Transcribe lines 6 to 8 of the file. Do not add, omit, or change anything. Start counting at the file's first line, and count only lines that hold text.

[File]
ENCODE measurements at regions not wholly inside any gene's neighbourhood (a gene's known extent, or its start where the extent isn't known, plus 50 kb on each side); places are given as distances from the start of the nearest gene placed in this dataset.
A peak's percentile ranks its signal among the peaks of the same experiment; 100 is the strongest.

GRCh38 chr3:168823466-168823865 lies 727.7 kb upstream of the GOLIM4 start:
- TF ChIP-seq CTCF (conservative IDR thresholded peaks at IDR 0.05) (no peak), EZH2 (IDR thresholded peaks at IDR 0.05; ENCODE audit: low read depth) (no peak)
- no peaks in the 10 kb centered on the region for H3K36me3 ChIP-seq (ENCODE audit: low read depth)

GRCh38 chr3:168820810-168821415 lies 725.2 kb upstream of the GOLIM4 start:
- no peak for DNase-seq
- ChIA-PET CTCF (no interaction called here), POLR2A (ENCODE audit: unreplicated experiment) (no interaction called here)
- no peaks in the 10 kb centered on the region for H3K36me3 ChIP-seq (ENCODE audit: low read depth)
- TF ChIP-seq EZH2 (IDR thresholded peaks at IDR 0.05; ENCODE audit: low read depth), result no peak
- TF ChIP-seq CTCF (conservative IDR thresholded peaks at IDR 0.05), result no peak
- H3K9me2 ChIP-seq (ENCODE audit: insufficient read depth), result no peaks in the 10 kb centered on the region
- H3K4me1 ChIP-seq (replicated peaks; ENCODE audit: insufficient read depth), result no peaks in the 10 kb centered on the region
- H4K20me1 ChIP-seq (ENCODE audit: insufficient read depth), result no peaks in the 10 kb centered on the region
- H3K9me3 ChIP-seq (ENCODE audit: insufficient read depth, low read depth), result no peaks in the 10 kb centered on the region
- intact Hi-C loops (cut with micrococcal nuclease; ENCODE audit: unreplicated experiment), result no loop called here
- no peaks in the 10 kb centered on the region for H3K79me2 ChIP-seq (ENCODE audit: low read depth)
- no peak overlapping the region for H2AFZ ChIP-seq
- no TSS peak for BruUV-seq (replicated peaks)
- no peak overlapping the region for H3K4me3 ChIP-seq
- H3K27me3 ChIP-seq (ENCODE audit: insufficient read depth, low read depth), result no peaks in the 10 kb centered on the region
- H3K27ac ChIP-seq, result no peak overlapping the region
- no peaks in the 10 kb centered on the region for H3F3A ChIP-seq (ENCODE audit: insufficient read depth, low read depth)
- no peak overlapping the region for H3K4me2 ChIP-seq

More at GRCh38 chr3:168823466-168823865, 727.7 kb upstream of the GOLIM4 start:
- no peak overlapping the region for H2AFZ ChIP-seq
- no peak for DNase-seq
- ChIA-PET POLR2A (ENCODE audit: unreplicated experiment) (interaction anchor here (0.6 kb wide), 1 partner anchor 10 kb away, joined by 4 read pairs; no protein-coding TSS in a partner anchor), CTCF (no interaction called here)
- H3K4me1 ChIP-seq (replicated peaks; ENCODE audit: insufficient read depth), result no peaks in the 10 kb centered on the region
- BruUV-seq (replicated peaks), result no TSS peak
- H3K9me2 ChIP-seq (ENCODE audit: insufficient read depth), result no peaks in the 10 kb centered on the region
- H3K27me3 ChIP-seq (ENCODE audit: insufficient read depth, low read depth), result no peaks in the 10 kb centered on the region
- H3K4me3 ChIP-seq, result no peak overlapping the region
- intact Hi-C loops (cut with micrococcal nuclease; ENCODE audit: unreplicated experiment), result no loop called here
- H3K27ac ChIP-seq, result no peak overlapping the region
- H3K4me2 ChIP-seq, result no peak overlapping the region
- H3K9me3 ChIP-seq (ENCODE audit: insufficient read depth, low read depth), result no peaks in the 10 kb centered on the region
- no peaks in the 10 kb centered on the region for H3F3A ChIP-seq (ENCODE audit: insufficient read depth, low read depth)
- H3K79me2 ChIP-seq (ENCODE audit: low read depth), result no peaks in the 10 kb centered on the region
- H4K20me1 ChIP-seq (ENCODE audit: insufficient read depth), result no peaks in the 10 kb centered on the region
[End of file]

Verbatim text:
GRCh38 chr3:168820810-168821415 lies 725.2 kb upstream of the GOLIM4 start:
- no peak for DNase-seq
- ChIA-PET CTCF (no interaction called here), POLR2A (ENCODE audit: unreplicated experiment) (no interaction called here)